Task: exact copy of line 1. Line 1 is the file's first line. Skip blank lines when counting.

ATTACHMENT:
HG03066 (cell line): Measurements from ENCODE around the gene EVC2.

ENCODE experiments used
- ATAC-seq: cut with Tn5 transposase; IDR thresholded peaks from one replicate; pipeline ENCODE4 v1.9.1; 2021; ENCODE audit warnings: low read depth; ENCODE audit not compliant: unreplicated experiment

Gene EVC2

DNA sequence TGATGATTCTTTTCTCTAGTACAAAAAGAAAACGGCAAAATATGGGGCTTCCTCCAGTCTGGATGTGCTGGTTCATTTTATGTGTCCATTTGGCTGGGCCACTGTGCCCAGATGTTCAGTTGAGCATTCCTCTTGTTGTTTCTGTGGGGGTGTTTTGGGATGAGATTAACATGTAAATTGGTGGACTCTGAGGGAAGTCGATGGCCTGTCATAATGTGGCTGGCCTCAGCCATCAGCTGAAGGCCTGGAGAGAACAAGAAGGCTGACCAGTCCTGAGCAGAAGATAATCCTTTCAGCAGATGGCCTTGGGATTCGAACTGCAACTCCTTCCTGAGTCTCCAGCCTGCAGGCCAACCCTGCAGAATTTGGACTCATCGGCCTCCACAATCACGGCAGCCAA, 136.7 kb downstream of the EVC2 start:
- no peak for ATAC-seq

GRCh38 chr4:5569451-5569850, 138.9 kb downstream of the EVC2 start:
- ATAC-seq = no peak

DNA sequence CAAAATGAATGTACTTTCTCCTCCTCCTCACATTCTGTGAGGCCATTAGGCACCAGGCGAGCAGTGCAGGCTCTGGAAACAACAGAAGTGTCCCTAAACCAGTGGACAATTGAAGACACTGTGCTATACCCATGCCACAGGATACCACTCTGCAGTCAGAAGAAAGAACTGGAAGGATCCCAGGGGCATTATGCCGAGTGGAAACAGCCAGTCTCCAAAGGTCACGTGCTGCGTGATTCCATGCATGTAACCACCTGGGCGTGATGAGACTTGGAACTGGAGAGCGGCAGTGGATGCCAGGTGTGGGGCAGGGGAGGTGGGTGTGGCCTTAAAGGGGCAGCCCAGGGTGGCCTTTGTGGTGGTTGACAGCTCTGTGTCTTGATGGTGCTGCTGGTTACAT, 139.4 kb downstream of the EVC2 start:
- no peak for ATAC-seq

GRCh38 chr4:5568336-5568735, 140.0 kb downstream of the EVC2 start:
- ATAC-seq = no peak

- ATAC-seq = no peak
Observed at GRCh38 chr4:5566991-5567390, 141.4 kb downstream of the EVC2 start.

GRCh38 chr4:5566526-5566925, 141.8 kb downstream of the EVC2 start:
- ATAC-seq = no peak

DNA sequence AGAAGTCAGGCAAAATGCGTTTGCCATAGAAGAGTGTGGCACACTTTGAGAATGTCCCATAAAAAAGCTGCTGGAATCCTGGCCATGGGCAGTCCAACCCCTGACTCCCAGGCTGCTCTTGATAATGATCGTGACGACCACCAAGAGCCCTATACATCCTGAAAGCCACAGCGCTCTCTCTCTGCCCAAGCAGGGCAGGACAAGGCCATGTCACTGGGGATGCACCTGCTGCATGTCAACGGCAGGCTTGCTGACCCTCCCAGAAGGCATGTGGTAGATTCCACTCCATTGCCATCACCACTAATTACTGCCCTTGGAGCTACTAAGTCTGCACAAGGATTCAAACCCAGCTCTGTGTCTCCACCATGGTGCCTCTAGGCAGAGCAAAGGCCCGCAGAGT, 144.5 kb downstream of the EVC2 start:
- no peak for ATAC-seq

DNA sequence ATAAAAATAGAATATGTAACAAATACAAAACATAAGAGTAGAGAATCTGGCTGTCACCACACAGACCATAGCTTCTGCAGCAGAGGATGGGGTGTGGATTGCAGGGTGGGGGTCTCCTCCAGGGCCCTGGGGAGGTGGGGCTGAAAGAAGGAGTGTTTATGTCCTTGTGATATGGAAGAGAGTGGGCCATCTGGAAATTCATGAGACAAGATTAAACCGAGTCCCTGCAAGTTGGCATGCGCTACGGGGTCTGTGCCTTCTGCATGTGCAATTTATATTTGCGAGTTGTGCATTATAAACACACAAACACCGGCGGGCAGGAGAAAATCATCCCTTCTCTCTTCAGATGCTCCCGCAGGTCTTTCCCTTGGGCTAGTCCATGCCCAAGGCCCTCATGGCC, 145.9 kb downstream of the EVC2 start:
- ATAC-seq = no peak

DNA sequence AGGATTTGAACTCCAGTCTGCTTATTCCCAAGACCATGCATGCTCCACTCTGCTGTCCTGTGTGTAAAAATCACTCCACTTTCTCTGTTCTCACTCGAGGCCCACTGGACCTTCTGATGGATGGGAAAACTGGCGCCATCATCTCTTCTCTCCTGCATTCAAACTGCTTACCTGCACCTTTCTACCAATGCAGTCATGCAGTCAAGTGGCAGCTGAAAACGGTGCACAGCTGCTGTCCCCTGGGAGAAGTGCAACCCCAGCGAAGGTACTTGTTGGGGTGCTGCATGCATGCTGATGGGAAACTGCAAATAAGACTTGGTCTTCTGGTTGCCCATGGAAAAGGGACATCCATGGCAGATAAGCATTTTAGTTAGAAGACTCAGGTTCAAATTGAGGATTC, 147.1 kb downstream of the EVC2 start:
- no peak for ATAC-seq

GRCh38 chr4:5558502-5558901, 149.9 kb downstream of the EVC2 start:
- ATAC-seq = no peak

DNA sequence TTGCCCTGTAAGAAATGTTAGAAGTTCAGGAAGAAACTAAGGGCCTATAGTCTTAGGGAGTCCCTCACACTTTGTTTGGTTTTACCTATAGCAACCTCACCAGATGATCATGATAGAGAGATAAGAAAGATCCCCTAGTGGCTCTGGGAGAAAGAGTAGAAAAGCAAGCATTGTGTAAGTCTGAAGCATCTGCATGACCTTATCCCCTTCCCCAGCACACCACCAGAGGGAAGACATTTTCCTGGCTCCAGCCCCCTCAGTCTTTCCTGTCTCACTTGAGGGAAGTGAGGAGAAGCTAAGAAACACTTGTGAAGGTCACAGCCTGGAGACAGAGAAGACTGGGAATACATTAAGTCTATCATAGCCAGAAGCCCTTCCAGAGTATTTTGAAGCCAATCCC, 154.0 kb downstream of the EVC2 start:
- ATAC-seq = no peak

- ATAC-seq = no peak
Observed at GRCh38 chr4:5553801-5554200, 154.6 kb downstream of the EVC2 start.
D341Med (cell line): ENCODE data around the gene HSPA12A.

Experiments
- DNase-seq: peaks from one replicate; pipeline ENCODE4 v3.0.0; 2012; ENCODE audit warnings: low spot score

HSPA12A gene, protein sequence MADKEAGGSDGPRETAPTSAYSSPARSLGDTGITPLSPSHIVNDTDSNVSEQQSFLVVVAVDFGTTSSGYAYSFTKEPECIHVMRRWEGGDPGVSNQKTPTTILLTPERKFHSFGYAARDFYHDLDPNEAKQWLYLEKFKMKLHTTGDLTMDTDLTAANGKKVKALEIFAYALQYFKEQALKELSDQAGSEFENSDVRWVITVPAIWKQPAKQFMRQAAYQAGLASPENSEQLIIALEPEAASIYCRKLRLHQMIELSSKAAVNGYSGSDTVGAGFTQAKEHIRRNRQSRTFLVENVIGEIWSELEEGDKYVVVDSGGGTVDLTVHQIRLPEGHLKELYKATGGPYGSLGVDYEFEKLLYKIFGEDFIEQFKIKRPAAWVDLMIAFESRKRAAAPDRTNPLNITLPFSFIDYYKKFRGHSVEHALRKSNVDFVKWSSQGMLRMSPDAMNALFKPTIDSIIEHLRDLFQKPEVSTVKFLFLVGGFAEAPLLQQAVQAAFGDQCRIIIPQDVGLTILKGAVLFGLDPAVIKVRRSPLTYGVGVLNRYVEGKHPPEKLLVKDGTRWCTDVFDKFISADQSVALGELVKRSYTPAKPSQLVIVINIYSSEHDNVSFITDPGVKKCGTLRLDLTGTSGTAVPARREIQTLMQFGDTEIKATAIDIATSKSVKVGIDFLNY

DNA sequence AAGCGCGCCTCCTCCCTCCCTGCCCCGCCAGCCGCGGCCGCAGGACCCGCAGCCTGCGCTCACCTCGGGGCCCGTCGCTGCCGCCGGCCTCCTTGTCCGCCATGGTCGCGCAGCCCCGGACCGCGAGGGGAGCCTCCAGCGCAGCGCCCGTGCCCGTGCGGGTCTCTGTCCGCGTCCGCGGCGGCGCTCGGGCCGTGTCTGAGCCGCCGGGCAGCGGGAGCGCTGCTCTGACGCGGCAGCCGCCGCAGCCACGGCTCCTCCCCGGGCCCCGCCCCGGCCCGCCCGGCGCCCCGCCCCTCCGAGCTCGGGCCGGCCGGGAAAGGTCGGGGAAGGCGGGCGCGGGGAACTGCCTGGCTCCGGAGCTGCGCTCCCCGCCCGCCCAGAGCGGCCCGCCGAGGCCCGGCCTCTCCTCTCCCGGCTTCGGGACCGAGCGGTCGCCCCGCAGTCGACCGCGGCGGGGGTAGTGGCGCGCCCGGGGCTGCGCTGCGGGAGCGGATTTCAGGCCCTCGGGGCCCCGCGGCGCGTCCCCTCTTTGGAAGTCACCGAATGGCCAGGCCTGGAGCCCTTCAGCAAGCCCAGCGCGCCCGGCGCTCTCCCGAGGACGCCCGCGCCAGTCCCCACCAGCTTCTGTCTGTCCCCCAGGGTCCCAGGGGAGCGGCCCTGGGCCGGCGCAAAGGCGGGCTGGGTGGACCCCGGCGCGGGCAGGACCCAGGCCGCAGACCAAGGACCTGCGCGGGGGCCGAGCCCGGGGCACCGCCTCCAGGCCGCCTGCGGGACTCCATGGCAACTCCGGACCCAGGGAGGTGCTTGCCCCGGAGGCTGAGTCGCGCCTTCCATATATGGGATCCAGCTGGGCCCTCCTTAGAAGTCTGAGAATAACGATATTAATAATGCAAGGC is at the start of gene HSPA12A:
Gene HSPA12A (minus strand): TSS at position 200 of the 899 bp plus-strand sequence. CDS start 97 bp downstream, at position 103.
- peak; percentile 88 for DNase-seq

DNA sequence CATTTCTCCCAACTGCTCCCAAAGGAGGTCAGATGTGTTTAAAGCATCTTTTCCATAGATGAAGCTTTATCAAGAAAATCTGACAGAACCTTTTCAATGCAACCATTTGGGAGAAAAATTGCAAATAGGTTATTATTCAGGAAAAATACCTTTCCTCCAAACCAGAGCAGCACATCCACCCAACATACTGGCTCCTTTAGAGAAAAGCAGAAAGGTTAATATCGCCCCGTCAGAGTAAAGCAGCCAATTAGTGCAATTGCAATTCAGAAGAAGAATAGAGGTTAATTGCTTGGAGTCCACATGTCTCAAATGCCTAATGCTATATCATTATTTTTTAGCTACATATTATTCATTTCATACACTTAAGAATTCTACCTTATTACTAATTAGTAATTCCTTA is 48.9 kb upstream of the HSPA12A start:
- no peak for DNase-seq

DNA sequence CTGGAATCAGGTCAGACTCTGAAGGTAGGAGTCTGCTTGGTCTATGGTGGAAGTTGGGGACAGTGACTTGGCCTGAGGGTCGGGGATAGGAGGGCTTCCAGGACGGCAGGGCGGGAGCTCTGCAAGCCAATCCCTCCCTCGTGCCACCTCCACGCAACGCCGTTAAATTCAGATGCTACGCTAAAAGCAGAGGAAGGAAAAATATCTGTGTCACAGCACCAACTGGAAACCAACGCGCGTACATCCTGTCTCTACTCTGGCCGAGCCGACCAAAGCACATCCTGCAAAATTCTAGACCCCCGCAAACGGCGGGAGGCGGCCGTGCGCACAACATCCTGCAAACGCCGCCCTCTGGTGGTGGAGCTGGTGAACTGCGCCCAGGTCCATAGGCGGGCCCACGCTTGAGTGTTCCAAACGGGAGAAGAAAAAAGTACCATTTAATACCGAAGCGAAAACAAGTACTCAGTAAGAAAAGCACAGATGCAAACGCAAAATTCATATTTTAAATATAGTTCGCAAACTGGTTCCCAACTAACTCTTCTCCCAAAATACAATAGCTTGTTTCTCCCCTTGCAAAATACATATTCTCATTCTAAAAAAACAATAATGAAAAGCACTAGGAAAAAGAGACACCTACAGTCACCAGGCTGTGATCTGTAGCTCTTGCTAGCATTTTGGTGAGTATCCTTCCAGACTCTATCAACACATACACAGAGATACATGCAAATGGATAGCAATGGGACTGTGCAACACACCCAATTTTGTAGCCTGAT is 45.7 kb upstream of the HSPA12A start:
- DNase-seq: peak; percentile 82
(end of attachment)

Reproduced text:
HG03066 (cell line): Measurements from ENCODE around the gene EVC2.